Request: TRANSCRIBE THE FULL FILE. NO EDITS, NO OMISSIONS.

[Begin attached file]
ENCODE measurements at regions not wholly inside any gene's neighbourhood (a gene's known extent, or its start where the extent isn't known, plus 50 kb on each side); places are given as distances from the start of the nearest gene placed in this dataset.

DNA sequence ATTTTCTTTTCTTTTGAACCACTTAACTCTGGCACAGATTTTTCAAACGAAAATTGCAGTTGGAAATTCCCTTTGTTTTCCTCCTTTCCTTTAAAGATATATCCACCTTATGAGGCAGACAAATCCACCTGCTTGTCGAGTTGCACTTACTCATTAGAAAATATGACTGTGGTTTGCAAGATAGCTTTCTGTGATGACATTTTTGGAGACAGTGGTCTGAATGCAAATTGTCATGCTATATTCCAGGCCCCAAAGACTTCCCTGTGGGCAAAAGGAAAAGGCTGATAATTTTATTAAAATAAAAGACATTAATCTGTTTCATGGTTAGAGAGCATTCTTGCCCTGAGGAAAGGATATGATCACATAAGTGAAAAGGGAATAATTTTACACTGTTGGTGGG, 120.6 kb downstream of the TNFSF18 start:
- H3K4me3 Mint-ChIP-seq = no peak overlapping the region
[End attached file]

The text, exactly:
ENCODE measurements at regions not wholly inside any gene's neighbourhood (a gene's known extent, or its start where the extent isn't known, plus 50 kb on each side); places are given as distances from the start of the nearest gene placed in this dataset.

DNA sequence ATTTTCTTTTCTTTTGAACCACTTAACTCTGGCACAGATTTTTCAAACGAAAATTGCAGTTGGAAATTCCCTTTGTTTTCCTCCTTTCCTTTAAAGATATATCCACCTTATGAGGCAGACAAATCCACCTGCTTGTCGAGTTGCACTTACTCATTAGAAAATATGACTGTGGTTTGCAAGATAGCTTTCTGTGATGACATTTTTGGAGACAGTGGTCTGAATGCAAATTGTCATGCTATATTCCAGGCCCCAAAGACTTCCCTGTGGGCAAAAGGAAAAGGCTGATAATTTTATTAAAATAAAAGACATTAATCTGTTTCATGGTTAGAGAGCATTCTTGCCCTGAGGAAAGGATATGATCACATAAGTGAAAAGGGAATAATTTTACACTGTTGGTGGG, 120.6 kb downstream of the TNFSF18 start:
- H3K4me3 Mint-ChIP-seq = no peak overlapping the region